Let’s Welcome Katie Workman!
NFRA is so excited to introduce Katie Workman as our newest Cool Food Panel member for 2015. As a food writer, cookbook author and mother to two kids, Katie knows it all when it comes to providing simple, nutritious meals for families. With an easy-going and practical approach to cooking, we can’t wait to see what Katie has in store for 2015 with endless tips, tricks and fabulous recipes!
Hi! I’m Katie Workman, author of The Mom 100 Cookbook, and creator of The Mom 100 blog. I’m all about cooking for family and friends and so excited to be working with National Frozen and Refrigerated Foods Association (NFRA), whose members make some of my very favorite ingredients.
A well-stocked freezer means that there’s always a bowl of soup waiting to happen. This one features increasingly popular Asian flavors and ingredients, which my family loves, and are so much fun to explore at home. The soup is seasoned with ginger and hot sauce, but with a light hand so that the fresh taste of the chicken and vegetables can shine through. It was inspired by a dish at a neighborhood Chinese restaurant, and all of the guys in my family (Gary and our two boys) had seconds. The dog may or may not have enjoyed a few bites of the shredded chicken.
Asian Chicken Udon Soup
Serves 6 to 8
- 10 cups low-sodium chicken broth
- 2 tablespoons finely minced peeled fresh ginger
- 4 frozen Tyson boneless chicken breasts (about 1 1/2 pounds)
- 1 (8-ounce bag) Pictsweet frozen shelled edamame
- 6 ounces dried udon noodles (see Note)
- 1/2 teaspoon Sriracha or other hot sauce, or to taste, plus more to season at end
- 4 scallions, trimmed, white and green parts, thinly sliced
1. Pour the chicken broth and ginger into a large stockpot and bring to a simmer over high heat. Add the chicken breasts, allow the broth to return to a simmer, about 4 minutes, then lower the heat to medium-low and simmer gently, partially covered for 5 minutes until the chicken is just cooked through. Turn off the heat, remove the chicken with a slotted spoon and let it cool for about 5 minutes on a plate.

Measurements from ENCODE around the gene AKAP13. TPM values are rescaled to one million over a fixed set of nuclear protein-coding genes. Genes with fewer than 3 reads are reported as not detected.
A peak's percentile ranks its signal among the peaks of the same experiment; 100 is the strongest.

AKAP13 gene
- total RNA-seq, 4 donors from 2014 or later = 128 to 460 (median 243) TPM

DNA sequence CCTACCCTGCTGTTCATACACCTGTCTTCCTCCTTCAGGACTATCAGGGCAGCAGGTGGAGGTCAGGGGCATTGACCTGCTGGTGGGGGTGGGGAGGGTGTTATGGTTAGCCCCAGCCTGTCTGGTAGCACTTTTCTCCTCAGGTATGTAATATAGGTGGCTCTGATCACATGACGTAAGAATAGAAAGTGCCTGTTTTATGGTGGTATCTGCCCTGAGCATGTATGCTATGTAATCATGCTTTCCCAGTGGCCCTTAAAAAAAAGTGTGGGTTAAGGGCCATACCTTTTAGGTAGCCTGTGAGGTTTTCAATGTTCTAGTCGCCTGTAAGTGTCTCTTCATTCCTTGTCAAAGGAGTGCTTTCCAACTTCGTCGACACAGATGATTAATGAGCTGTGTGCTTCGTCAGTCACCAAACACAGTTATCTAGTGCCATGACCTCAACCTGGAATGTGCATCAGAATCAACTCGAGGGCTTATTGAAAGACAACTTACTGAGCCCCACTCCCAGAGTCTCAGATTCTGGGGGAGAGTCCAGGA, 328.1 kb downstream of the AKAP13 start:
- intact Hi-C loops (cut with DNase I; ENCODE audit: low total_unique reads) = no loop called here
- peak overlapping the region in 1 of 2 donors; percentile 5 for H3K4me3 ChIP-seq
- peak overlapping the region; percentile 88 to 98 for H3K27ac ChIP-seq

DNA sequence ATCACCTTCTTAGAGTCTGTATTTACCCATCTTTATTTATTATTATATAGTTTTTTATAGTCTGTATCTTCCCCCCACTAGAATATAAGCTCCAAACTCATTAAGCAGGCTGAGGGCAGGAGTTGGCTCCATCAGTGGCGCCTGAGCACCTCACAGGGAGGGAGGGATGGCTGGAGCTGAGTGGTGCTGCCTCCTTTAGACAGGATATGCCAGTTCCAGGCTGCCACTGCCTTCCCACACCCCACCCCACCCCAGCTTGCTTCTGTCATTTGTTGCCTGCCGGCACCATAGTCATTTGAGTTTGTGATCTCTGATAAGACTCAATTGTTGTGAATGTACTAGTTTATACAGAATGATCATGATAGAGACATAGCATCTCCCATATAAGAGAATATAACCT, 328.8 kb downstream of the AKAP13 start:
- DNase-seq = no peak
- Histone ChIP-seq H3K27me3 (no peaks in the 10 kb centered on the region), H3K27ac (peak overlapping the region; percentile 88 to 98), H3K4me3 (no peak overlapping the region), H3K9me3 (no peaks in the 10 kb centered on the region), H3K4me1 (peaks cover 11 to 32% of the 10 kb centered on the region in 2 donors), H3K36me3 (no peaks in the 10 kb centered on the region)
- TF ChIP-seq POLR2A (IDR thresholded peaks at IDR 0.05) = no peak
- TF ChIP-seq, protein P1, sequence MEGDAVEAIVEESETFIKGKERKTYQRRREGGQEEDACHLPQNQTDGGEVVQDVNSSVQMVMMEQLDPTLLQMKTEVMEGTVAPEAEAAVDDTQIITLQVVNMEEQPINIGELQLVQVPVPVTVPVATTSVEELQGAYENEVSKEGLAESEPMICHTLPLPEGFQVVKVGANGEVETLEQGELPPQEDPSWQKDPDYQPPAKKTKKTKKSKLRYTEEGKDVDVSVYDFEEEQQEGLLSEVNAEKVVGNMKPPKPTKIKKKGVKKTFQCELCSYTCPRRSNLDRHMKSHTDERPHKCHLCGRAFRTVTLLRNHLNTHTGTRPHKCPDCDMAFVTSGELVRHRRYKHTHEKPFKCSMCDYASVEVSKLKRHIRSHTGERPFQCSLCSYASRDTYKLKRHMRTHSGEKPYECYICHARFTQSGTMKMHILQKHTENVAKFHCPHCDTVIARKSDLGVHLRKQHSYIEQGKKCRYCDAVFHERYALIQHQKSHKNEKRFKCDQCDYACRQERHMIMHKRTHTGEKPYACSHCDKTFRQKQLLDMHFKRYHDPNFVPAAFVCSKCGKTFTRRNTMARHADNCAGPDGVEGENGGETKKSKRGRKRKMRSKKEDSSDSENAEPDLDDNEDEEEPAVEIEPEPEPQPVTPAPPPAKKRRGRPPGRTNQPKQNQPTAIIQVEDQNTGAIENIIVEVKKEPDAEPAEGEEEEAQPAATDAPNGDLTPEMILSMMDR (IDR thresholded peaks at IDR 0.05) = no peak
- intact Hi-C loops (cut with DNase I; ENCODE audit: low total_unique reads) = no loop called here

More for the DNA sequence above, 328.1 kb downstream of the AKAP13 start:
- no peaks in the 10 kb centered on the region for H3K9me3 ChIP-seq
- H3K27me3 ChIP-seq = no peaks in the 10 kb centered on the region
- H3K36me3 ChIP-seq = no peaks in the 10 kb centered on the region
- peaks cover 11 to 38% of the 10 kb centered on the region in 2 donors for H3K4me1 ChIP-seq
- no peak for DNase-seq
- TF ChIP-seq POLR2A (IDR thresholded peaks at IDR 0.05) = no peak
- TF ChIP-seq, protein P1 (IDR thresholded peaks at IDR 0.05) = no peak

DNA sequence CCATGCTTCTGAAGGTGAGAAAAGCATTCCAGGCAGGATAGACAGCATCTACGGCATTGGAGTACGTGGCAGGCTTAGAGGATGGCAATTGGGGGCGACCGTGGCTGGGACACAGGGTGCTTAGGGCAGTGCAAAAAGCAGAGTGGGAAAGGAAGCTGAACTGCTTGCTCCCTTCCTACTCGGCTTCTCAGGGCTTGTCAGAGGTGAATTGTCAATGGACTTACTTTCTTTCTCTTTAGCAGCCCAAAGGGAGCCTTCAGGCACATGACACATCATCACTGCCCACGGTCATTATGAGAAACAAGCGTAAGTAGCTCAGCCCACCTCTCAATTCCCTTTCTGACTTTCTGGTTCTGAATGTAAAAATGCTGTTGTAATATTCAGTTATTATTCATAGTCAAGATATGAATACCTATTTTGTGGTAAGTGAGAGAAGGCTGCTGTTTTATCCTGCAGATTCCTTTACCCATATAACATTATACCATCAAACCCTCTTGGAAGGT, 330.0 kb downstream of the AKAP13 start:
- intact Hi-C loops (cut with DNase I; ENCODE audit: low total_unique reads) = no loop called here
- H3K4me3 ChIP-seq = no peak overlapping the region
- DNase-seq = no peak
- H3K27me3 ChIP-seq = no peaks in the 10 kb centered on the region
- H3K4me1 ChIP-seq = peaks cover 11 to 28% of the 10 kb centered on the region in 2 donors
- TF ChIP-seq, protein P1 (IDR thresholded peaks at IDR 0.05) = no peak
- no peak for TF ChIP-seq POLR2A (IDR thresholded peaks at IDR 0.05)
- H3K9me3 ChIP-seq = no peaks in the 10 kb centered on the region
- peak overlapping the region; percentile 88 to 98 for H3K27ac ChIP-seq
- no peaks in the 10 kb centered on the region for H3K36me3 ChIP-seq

2. Meanwhile, return the broth to a simmer over medium-high heat, add the edamame and allow the soup to come back to a simmer again, about 3 minutes. Add the udon noodles and 1/2 teaspoon of hot sauce. Cook according to the noodle package directions (usually 6 to 7 minutes), stirring frequently until the noodles are just soft but not mushy, and the edamame is tender.
3. While the noodles are cooking, shred the chicken using your fingers or two forks if you prefer, adding it to the soup as you shred it. As soon as the noodles are tender, stir in the scallions and turn off the heat.
4. Serve hot, with additional hot sauce if desired.
Note: Dried udon noodles are available in many supermarkets now, as well as online and in Asian specialty food stores. They are made from wheat flour, and when cooked up they are thick, chewy and soft. They are often featured in Japanese dishes, and usually come in 10 ounce packages (use 2 of the 3 noodles bundles) or 12.8 ounce packages (use 2 of the 4 noodle bundles). You could substitute spaghetti or linguine instead, though the cooking time will be longer.
Possible cooking tips:
- For an even more robust soup, you could sauté an 8-ounce bag of Pictsweet sliced mushrooms and add those when you add the scallions.
- This would make a complete meal when served with InnovAsian Chicken Potstickers, or maybe the InnovAsian Dim Sum Assortment, which would make dinner feel like a night out at a restaurant.
- What the kids can do: If you cook the chicken ahead of time and let it cool a bit more, they can shred the chicken. They can and should participate in seeing how much hot sauce should be added to the broth. They can slice scallions with an age-appropriate knife.
What’s your favorite kind of soup? Let us know in the comments below and be sure to stay tuned for more great recipes and tips from Katie Workman!